By Maggie Thurber | Special to Ohio Watchdog
U.S. Sen. Sherrod Brown, D-Ohio, is trying again with his FOREWARN Act, which is designed to make changes to the 1988 Worker Adjustment and Retraining Notification (WARN) Act.
The Federal Oversight, Reform, and Enforcement of the WARN (FOREWARN) Act was originally introduced June 25, 2009, but died in committee without any action. S.3297 was introduced June 14 and is co-sponsored by Sen. John Kerry, D-Massachusetts, and Sen. Jeff Merkley, D-Oregon.
“A plant closing or mass layoff doesn’t just affect workers, but also their families, the surrounding community and the economic livelihood of nearby businesses. When workers are laid off through no fault of their own, they deserve enough advance notice so that they can begin to search or retrain for new positions,” Brown said. “The current WARN Act has too many loopholes that allow larger businesses to avoid doing the right thing and giving proper advance notice to their employees. While no law can fully help blunt the impact of a plant shutdown or mass layoff, this bill would help protect workers and communities when they do occur.”
The bills are identical and make the following changes to the WARN Act:
- Applies it to employers of 75 or more, a reduction from the currently threshold of 100 employees, and includes in the calculation any parent company of which the business is a subsidiary.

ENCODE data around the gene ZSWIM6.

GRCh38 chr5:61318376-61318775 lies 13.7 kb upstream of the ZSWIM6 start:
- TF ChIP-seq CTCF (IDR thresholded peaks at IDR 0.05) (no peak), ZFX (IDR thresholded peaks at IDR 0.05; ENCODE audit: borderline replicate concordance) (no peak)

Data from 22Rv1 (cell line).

- Requires an employer to give a 90-day written notice of a plant closing or mass layoff. The current notice is 60 days.
- Adds to the required notifications the secretary of labor and the governor of the state in which the closing or layoffs will occur, along with members of Congress, state representatives and unions, if applicable. The notice must include the reason for the plant closing or mass layoff, whether the employer has jobs elsewhere, and a statement of each employee’s right to wages and benefits.
- Requires the employer to provide affected employees with information regarding benefits and services available to them, including unemployment compensation, trade adjustment assistance, COBRA benefits, onsite access to rapid response teams, and certain other services.
- Increases the liability of the employer who violates the required notices to two days pay for each day of violation, including interest on the pay. The current liability is one day of pay.
- Authorizes affected employees to file a complaint with the secretary of labor, who much then investigate and attempt to resolve the complaint.
- authorizes the secretary to bring an action in court to recover on behalf of an affected employee any back pay, including interest, benefits, and liquidated damages due.
- Requires employers to conspicuously post the provisions of this Act and information on the filing of a complaint.
- Requires the secretary maintain a guide on the benefits and services available to affected employees.
- Prohibits any agreement or settlement negotiated on behalf of effected employers to include the waiver of rights and remedies provided under the act, including the right to maintain a civil action.
The bill has been referred to the Committee on Health, Education, Labor, and Pensions.